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Why Labor Mayhem in France Could Benefit Sarkozy



French labor unions are preparing to block President Nicolas Sarkozy's proposal to raise the French retirement age by two years.1 They plan open-ended strikes to shut down France's transport and energy infrastructure, hoping to repeat their success in 1995 when street protests forced President Jacques Chirac and Prime Minister Alain Juppe to abandon their proposals to reform the public pension system and government finances more broadly. This time, however, the unions are certain to lose. In fact they could actually end up strengthening the reelection chances of President Sarkozy.

The reason is that 2010 is not 1995 in France and in Europe. Fifteen years ago, French government bond yields were falling rapidly in tandem with German bonds, as Europe prepared to introduce the euro in 1999. Financial markets (however irrationally) did not care much about the long-term fiscal sustainability of European sovereigns. Other issues dominated.

Today, post-Greece, the situation is different in what is now the eurozone. Financial markets care about the character of sovereign finances and have proven ready to apply large sovereign default premiums on governments not implementing sustainable policies. Similarly, today Europe has a Stability and Growth Pact, soon to be tightened, which it will be politically costly to breach. Hence, financial markets and France's EU partners will look much more critically at any inability of France to reform its finances.2

A failure to extend the retirement age may even cause France to lose its AAA rating. And without that rating and the associated imprimatur of financial strength, France will become a second-tier large member of the European Union (sort of like Italy today), increasingly dominated by a financially resilient Germany. The Franco-German EU axis would then change into an "EU velocipede" with France the small rear wheel.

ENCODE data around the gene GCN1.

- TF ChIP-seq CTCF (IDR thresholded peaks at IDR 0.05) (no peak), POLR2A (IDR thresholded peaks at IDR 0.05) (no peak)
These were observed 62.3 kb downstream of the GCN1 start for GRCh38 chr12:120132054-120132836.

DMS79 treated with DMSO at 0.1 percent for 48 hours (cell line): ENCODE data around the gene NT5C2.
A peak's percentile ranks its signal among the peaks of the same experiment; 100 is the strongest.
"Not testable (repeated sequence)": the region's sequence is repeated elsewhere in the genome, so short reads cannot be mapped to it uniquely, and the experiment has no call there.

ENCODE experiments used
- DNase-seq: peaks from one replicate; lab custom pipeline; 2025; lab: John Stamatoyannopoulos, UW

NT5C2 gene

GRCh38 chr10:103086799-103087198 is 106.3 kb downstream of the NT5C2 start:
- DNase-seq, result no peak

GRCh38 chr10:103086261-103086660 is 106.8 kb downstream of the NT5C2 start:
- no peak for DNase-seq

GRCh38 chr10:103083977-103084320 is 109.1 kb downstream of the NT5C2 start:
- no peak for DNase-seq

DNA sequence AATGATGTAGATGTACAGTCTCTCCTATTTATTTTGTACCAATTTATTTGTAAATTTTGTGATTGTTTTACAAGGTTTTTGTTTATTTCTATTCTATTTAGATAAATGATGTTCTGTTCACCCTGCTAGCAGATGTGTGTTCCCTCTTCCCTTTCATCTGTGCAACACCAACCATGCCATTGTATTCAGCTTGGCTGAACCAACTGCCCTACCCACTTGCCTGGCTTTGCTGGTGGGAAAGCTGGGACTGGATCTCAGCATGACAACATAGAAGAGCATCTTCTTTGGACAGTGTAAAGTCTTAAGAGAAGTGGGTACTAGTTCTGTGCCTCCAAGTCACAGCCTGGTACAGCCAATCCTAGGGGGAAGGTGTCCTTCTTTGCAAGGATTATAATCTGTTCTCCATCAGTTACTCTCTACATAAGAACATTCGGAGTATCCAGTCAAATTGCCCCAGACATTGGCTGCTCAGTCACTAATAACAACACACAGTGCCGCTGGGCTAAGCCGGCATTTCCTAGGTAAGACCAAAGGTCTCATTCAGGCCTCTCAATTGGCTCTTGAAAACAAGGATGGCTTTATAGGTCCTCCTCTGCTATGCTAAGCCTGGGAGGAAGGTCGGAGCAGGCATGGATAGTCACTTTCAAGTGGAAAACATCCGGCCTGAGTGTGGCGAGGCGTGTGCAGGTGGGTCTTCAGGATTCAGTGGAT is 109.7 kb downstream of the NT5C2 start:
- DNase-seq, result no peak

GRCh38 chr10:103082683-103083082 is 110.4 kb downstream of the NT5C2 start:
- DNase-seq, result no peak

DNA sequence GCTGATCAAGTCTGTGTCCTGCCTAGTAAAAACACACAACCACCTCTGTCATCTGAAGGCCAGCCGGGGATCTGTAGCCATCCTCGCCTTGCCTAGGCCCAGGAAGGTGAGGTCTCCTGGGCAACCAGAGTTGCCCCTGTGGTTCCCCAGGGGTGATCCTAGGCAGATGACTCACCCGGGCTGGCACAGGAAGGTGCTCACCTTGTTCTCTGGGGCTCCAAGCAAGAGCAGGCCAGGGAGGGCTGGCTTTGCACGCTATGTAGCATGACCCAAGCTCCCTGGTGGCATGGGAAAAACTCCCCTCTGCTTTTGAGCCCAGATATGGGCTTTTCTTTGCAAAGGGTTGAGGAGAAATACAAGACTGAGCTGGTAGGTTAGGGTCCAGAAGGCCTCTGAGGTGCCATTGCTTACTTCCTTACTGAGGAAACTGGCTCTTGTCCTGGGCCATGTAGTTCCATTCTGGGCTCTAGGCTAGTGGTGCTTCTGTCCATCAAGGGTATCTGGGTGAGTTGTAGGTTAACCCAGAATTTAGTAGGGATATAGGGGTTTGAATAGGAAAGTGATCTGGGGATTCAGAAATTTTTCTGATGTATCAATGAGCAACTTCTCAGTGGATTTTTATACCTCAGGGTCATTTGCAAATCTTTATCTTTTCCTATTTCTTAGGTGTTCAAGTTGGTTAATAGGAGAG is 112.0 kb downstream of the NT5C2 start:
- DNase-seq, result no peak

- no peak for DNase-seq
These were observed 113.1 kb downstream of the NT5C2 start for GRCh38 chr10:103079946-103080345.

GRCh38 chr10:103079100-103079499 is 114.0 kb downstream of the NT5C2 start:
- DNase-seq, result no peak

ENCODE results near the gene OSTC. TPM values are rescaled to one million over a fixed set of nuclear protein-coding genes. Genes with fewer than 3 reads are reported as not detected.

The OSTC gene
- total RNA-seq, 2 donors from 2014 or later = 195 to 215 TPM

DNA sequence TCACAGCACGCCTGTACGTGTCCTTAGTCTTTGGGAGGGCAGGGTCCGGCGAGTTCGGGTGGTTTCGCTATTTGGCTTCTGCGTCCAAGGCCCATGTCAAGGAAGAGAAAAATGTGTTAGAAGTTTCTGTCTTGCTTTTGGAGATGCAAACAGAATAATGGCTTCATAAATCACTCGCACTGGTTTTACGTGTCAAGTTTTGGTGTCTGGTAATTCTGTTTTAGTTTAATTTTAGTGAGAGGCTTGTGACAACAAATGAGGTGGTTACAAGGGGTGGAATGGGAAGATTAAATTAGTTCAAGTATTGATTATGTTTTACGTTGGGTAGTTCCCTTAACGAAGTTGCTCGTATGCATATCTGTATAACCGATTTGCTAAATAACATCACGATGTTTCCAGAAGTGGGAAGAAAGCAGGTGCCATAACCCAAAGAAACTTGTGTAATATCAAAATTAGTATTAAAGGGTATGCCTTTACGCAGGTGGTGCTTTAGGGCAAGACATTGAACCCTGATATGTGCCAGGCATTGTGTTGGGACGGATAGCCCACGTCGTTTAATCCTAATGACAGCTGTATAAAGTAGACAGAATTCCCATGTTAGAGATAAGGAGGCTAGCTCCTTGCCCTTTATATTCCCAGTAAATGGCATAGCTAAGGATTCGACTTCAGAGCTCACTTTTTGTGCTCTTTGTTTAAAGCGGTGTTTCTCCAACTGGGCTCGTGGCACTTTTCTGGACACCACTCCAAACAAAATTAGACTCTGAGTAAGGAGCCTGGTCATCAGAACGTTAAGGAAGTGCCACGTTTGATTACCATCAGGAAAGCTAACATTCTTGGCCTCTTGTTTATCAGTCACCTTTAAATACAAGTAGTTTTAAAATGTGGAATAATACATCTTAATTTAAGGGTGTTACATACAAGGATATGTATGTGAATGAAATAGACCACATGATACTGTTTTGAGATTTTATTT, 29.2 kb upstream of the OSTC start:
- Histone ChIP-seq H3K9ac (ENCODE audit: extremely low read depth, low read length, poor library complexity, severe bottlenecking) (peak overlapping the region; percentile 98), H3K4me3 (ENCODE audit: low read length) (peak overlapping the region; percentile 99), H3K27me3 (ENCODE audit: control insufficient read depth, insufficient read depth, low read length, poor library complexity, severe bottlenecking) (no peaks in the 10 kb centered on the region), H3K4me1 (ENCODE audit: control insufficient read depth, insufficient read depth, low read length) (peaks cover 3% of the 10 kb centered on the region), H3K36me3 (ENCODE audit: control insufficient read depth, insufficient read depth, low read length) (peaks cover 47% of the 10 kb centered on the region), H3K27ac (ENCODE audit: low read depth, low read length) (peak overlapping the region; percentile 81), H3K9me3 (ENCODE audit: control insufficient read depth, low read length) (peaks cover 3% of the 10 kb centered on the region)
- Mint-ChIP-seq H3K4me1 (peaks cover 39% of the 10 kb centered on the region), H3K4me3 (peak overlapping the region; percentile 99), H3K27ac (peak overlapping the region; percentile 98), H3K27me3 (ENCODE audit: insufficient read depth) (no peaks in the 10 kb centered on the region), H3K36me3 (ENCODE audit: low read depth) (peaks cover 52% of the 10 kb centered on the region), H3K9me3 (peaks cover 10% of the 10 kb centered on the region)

Obviously President Sarkozy and his advisers know this. Pushing pension reform may hurt his political base, the Union for a Popular Movement (UMP), in Parliament, but prove advantageous in the long run. Success in office is often determined by the quality of your predecessor, and electoral success is often determined by the quality of one's opponent.

Up for reelection in April/May of 2012 and doing poorly in the pools today, Sarkozy can leverage his pension reform proposal to shape the kind of opponent he will face in 2012. The further left his opponent is, the greater his chances of reelection are.

That is what pension reforms are producing. They are radicalizing the French left wing and labor movement, reducing the chance for a centrist to become the Socialist Party's presidential candidate in primary elections scheduled for June 2011.

In the first round in 2002, splits in the left wing among multiple presidential candidates undermined Prime Minister Lionel Jospin's candidacy and led to a runoff between Chirac, who was deeply unpopular, and the far-right leader Jean-Marie Le Pen. Therefore, to avoid a repeat of 2002, another factor pushing the Socialists to the left is that any Socialist presidential candidate must have the support of at least some of France's many far-left factions, like the French Communist Party (Parti communiste français), the Workers' Struggle (Lutte ouvrière) or theRevolutionary Communist League (Ligue communiste révolutionnaire).

In today's political climate in France, opposition to Sarkozy's pension reform plans is therefore becoming a litmus test for any would-be Socialist presidential candidate. As a result, only someone who vows to repeal Sarkozy's pension reform and return to age-60 retirement after 2012, the old platform of President Francois Mitterrand, can win the Socialist party primary. Opposition to these reforms is already the official stance of Socialist leader Martine Aubry.

For President Sarkozy, an opponent running on a far-left and fiscally unsustainable electoral platform is likely to be a gift.

All Washington-based inside-the-beltway types should therefore take note: Dominique Strauss-Kahn, managing director of the International Monetary Fund, who has publicly come out in favor of raising the retirement age in France, has no chance of becoming the Socialist presidential candidate or therefore French president. He will thus likely remain as Europe's last fund chief, and one of its highly effective ones of modern times, for a long time.


1. The proposal intends to increase the earliest age of retirement on a reduced pension from 60 to 62 and the age of retirement for a full pension from 65 to 67.

2. France today has among the lowest effective retirement ages in the world and the longer expected time in retirement. As its population ages, the costs of pensions will correspondingly explode.

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